Inkreadable Intensives, Library Love and a Plotting Powerhouse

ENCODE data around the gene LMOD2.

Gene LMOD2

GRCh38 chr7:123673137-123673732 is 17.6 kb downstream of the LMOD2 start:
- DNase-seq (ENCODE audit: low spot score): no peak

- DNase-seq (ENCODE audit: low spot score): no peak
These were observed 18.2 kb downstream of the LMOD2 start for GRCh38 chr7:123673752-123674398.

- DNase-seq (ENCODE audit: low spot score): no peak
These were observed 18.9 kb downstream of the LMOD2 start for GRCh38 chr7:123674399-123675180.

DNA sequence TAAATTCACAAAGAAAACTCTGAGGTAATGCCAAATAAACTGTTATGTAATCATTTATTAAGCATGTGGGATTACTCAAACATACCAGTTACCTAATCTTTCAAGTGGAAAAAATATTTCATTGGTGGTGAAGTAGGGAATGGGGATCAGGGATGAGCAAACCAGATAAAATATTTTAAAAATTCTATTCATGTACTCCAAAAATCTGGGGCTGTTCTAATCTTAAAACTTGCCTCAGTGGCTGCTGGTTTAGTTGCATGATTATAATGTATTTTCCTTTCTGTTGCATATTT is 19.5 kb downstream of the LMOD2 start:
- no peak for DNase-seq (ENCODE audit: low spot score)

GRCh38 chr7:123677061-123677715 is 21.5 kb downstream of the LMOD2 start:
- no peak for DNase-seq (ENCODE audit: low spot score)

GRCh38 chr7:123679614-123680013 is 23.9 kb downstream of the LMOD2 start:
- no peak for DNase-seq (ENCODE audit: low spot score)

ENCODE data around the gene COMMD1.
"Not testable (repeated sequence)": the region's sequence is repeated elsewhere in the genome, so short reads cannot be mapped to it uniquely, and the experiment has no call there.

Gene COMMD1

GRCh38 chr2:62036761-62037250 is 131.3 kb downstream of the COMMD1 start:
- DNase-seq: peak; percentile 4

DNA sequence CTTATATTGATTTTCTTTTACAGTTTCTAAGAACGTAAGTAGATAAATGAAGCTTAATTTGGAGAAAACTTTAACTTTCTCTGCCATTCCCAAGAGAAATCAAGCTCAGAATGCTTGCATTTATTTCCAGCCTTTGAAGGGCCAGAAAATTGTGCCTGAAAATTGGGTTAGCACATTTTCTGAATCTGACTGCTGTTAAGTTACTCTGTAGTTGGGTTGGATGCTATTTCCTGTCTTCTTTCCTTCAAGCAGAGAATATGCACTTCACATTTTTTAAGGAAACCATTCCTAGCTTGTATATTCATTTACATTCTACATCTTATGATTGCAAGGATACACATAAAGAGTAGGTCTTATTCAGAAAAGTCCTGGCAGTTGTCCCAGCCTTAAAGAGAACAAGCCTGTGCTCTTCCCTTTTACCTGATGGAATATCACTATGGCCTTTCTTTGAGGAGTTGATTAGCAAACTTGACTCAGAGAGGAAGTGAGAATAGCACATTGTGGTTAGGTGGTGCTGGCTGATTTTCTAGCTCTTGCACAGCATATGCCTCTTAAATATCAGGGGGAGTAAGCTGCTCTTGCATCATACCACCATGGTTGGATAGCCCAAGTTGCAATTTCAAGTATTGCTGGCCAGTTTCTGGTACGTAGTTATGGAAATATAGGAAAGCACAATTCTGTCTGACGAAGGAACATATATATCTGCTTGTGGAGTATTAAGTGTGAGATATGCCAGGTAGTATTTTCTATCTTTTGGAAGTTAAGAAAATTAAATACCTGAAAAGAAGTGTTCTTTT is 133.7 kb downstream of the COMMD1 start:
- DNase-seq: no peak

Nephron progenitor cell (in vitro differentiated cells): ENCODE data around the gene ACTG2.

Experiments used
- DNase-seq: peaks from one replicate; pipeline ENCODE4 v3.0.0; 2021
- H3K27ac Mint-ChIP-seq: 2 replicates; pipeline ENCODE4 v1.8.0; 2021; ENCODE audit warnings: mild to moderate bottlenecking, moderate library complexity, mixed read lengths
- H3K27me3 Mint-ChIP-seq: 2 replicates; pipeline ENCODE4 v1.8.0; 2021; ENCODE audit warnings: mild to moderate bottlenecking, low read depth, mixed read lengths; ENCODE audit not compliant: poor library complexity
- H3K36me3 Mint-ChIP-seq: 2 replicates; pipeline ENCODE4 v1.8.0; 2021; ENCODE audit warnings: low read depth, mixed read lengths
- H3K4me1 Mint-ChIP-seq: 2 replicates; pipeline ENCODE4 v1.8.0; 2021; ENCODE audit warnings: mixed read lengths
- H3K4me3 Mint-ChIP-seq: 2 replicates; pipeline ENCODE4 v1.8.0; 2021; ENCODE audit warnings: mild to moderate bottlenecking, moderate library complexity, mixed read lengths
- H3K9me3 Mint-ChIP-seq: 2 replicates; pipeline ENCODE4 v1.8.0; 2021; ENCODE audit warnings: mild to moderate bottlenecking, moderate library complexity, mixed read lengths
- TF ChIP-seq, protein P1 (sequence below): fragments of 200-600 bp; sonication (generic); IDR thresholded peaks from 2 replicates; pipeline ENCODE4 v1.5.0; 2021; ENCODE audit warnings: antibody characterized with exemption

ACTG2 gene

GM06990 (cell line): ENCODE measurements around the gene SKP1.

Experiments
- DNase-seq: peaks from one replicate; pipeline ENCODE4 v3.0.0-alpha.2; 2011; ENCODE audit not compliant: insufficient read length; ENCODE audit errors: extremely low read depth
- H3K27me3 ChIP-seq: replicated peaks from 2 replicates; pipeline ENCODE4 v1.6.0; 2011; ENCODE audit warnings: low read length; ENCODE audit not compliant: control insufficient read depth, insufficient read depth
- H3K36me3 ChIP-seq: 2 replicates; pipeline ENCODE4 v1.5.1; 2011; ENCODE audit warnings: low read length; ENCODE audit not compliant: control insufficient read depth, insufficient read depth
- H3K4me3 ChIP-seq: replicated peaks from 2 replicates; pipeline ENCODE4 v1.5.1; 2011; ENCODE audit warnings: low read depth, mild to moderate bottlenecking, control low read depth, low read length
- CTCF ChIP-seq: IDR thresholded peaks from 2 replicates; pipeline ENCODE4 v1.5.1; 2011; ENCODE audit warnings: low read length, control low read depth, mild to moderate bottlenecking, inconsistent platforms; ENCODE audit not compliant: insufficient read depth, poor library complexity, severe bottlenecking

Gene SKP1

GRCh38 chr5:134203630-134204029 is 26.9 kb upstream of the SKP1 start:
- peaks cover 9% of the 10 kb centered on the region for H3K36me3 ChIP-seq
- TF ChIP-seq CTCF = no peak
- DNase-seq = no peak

The week began dear reader, on a note of extreme fatigue. I had forgotten how tired one can get when they are teaching for 6 hours straight as in the halcyon days of VIPKid. Teaching for two-and-a-half hours beyond that turned me into a bumbling idiot at the end of the day. So much so, that when I went to change, I asked Jasper for help with a zipper only to have him tell me “but there was no zipper on the back of your dress”. Such was the level of my exhaustion. Now imagine that was only the last 7 hours of a 21-hour intensive of which I only did 14. I don’t even remember how I got home that Tuesday evening. I certainly don’t remember how I got home without being killed by some bike somewhere. The location I was at is only a 17-minute walk from my house but I don’t remember any of that 17 minutes. I started the second set of intensives yesterday where I am teaching 25 hours of the 32-hour course. I am quite happy to be working with the teacher that I worked with on the last intensive. We work quite well together and are able to complement each other’s teaching styles as we have much the same thought process when it comes to learning. While Laurien was a fairly advanced student, we did not know the student’s level for the next intensive that started yesterday. From the intake that she did, it was apparent that she was quite a low level in English and so that’s how we planned. It’s a very nerve-wracking way to plan not having enough information because you’re always dealing with the problem that you might not have enough material for the student. I planned all four of my days for the week over the weekend. The only day of the intensive that I didn’t when was the final day =, which is next Monday figuring that I would be able to plan that over the following weekend. I thought about it in terms of things she needs to know. She is a stylist and is competing in some master class competitions here in the Netherlands and Italy. I designed the course to follow a vocabulary book and then supplement it with other materials. The plan is to get her to talk about herself, to get her to use some verbs that are common in speaking, to get her comfortable with describing other people, as well as talk about her job. Marike and I went over the plan on Sunday evening and she agreed that it was a good idea and then she would give the student a base of phrasal verbs, idioms, and collocations. Which I think worked out quite well. I had to call the English Center and the owner commented about all the hours I am working. I am not sure whether I should take that negatively or not. Still, I’m grateful for the paycheck. I really like Intensives even though they make me tired and I sometimes doubt their efficacy. Maybe the point of an intensive is just to get you speaking in English for enough time that you get comfortable with it whether or not you get the grammar or teaching points in the day.